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Kittanning students plan dance benefit for teacher's son

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Friday, March 28, 2014, 1:01 a.m.

Kittanning High School students plan to dance the night away on Friday to help a popular teacher's family battle with leukemia.

About 150 students will dance for 10 hours straight at the fifth-annual Kittanning High School Dance-a-Thon sponsored by student council. It aims to raise $10,000 to help the family of health teacher Cindy Lindahl, whose 3-year-old son, James, has leukemia.

During the first four years of the Dance-a-Thon, students raised $15,000 for charities, said student council President Eric Shiring.

“It's our biggest and most challenging event of the year, since we have to entertain people for 10 hours,” Shiring said. “This year, more people want to get involved because we're helping someone in our community and they can see the direct benefit of their work.”

Lindahl has been on leave from the school for several months.

Students plan to break into several color-coded teams to compete against each other in games and events during the Dance-a-Thon and to see which group can raise the most money, said Dance-a-Thon co-chair Summer Young.

Whichever team raises the most money secures a year of fame, with their picture on a plaque in the school's lobby.

Dance-a-Thon organizers this year introduced the “100 for $100” pledge, in hopes of having at least 100 students bring in $100 each.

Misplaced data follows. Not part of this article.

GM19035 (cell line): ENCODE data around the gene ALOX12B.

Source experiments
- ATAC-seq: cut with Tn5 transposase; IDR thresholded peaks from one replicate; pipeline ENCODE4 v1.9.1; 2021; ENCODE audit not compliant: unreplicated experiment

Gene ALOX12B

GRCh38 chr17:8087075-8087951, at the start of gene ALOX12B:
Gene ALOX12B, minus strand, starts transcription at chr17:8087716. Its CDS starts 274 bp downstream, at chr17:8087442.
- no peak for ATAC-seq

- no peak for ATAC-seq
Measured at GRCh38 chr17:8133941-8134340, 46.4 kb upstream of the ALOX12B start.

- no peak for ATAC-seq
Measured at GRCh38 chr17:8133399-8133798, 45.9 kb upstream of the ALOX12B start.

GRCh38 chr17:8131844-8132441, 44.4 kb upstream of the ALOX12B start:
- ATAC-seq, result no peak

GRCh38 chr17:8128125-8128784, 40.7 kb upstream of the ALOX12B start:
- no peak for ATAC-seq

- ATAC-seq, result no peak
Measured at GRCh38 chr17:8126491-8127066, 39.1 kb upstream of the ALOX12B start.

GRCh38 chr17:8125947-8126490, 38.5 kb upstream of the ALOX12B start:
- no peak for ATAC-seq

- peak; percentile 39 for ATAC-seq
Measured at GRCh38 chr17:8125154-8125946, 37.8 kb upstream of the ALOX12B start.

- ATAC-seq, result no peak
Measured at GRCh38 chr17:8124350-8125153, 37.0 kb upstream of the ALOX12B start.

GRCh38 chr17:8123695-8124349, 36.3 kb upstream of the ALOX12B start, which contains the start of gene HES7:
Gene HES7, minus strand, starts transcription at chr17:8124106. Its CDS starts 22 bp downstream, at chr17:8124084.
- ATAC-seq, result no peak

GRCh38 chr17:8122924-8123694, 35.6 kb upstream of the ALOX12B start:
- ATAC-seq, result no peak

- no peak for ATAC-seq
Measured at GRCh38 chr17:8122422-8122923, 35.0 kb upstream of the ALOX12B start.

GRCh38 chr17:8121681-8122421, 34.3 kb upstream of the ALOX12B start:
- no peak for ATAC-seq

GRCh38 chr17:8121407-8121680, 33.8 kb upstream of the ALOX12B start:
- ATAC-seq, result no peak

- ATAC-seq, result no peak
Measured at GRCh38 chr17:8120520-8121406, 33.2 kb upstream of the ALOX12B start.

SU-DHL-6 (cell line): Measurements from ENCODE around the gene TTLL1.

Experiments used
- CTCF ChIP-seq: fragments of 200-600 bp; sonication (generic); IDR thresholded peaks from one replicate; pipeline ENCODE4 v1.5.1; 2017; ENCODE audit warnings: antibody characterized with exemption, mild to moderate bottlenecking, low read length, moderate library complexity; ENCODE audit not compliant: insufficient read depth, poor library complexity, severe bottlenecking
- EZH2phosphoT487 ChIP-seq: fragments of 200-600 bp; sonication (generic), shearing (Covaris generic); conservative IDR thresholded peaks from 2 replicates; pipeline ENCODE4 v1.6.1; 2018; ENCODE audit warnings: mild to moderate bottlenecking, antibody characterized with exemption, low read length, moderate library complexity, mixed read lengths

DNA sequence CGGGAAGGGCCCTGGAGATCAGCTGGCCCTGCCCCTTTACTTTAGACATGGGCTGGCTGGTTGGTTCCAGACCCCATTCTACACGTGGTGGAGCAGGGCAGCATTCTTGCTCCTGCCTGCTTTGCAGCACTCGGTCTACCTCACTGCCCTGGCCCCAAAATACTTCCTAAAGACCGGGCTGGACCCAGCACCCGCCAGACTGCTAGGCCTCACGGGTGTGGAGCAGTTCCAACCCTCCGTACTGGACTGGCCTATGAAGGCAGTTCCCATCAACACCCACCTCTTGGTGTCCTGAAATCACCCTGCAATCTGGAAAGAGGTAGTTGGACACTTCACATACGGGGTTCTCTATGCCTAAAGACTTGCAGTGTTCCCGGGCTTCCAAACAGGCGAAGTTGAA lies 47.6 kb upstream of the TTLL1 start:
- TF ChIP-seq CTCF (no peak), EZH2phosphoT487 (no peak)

“If we can get at least 100 people to reach a personal $100 goal, we'll easily reach our bigger goal for the year,” Shiring said. “We have about 70 people who have already met their $100 goal, so we're confident we'll get there this year.”

One of the biggest challenges organizers must combat is keeping dancers awake for the entire marathon, which begins at 9 p.m. and ends at 7 a.m. Saturday, said Roxanne Crissman, a Dance-a-Thon co-chair. In the past, students would fall asleep halfway through the event.

They hope to keep everyone awake by serving food and holding several themed blocks of music, having games, other attractions and a visit from a hypnotist.

“They're not going to want to fall asleep this year,” Crissman said. “Something is constantly going to be going on.”

Brad Pedersen is a staff writer for Trib Total Media.

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